Why is it that federal agencies take credit for the hard work of small federal contractors?
Monday, September 09, 2013
Posted by: Guy Timberlake (theasbc.org/visionary)
Why is it that federal agencies take credit for the blood, sweat, tears, time away from family and dollars spent by small federal contractors, when the fact is nearly half of what agencies get credit for had little, if anything, to do with their help?
I don't know why after all these years this bothers me, but it does. It stems from a recent email conversation where this fact was unintentionally "thrown in my face" one could say. It's pretty straight-forward though. Federal agencies commit to goals each year based on how much business they intend to do with companies meeting the criteria of a "small business concern" or one of the socio-economic subcategories of small business. Subsequently, their performance is measured against those stated goals.
Now if an agency "intends" to engage small business for an opportunity using other than a sole-source justification, it would seem to me they would use set-aside competition(s) vice full and open competition. However, when a small business concern ventures into the land of full and open competition, squares off with and beats Lockheed, Booz, CACI or any "other than small" business, the agency takes credit for "doing business with small business" as if they somehow effected the outcome.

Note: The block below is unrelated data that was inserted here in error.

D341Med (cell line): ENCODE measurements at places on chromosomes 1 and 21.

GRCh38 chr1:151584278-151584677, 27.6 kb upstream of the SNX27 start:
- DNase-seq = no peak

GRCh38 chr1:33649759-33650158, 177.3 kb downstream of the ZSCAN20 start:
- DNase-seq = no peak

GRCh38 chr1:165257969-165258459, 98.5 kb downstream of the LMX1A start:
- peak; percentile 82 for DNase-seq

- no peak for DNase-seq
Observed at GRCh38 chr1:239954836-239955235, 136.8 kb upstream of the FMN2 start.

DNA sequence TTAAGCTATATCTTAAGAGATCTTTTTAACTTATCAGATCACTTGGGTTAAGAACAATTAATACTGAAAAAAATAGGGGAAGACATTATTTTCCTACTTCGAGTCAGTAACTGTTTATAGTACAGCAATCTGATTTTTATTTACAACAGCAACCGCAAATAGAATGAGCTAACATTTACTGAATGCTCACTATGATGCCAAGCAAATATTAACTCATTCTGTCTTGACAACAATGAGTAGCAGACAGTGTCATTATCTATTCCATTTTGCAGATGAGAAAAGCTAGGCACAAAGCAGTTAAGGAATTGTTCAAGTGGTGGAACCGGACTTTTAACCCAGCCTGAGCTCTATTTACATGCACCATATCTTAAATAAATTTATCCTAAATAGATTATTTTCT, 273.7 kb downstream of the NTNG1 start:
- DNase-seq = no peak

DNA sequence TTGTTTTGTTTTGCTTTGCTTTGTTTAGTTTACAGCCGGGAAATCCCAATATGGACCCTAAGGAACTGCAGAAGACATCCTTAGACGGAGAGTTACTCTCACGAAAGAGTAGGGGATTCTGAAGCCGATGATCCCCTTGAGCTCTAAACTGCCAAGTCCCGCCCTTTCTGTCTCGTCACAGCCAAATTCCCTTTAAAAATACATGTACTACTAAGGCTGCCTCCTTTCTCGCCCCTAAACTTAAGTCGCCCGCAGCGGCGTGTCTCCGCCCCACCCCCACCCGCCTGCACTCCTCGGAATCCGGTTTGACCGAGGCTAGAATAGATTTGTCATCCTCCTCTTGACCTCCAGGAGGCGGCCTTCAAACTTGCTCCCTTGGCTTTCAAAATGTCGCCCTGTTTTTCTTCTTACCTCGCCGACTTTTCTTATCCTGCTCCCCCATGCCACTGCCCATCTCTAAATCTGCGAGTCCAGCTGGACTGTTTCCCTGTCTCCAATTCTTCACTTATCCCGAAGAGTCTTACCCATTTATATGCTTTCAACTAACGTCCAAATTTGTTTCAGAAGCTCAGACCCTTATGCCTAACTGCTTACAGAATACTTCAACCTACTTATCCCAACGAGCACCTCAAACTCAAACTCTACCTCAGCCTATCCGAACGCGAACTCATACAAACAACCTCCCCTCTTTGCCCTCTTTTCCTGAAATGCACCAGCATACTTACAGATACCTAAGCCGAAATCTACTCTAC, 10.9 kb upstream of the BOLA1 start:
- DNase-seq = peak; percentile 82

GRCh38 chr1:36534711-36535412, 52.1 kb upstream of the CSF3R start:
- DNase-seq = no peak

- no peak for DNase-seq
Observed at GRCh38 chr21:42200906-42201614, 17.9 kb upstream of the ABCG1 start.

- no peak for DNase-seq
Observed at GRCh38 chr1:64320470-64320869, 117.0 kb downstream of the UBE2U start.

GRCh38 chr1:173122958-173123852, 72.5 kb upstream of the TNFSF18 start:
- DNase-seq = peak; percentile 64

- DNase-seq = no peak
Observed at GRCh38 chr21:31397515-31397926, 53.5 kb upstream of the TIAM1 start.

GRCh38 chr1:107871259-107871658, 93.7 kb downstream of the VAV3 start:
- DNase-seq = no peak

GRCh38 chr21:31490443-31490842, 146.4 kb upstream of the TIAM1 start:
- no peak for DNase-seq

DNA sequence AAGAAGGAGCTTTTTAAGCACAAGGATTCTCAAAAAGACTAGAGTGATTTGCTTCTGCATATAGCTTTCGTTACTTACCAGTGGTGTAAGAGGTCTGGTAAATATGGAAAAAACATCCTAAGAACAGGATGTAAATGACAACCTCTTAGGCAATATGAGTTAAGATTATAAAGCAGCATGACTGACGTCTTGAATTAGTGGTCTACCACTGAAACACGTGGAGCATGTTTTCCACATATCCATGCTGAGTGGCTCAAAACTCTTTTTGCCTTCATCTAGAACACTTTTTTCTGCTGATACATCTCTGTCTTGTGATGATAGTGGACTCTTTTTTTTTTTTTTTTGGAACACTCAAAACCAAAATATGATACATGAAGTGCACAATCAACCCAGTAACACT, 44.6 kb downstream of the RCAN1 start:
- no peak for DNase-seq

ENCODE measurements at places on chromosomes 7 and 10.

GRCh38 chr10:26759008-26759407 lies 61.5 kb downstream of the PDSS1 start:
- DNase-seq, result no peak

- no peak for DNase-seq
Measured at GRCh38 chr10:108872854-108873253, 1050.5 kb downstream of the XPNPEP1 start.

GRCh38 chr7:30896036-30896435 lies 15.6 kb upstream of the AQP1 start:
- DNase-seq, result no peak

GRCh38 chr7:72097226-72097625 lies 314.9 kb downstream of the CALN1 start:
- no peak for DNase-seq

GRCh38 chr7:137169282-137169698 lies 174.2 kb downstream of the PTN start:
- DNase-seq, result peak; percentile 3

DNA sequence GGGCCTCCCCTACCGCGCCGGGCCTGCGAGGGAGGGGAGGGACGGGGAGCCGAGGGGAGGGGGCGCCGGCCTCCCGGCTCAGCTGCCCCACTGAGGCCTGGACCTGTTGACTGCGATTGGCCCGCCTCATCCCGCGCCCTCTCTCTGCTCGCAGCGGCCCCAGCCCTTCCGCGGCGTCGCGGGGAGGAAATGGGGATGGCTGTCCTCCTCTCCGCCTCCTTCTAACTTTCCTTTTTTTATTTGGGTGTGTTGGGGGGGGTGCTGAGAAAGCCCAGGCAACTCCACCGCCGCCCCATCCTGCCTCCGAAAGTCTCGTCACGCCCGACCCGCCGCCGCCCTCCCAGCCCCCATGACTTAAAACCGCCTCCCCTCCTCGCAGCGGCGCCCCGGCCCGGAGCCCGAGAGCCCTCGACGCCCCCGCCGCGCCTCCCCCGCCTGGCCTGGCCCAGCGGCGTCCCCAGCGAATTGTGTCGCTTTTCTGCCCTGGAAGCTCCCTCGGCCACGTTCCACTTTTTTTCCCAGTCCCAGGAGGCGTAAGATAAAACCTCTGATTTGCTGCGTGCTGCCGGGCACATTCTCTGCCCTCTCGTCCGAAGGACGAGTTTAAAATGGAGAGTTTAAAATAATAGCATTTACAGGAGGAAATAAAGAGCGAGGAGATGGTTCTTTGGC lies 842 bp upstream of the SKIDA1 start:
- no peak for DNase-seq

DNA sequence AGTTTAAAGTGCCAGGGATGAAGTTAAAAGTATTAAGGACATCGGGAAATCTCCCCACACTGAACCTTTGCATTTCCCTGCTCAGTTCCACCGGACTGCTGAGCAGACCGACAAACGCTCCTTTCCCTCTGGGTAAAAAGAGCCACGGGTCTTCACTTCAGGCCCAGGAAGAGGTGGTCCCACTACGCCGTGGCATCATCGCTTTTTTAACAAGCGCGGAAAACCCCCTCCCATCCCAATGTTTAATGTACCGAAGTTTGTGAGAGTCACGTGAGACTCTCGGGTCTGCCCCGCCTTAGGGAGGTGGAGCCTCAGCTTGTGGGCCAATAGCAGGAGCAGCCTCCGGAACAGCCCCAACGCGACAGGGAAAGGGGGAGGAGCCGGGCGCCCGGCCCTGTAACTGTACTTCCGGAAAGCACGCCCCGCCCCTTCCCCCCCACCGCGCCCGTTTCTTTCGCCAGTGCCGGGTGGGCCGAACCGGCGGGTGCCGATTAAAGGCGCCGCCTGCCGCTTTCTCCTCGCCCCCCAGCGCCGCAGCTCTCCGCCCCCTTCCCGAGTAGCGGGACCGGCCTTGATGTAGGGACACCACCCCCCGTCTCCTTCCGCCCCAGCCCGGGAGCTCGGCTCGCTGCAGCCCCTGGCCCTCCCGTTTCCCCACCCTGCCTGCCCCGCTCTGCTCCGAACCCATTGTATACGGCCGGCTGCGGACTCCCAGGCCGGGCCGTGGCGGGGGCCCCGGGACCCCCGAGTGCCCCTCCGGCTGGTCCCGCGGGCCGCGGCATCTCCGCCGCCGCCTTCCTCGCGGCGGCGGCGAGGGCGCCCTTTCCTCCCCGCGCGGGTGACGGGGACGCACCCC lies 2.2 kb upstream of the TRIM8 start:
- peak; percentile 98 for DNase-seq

Consider the impact on agency small business goals if my formula were applied to the current fiscal year. As of today, sixty-four federal agencies, boards and commissions have obligated $302 billion dollars.
Of these total obligations:
- less than ten percent, just under $30 billion, has been set-aside for small business concerns.
Where small businesses competed for business that was not sole-sourced or set-aside for small business concerns:
- Contracting Officer's report making $55,923,465,526.54 in awards to small business concerns FY13 YTD.
This means small business was able to win $26 billion more than was set-aside by agencies.
Give credit where credit is due. Let agencies get credit for when they truly make a difference to small business and make a sole-source or set-aside. The rest should be looked at as a lesson to other small businesses to develop their ability to make set-asides secondary and compete for business Survivor-style.
Outwit. Outlast. Outplay. That's what business and competition are all about.
The Chief Visionary
"The person who says it cannot be done should not interrupt the person doing it."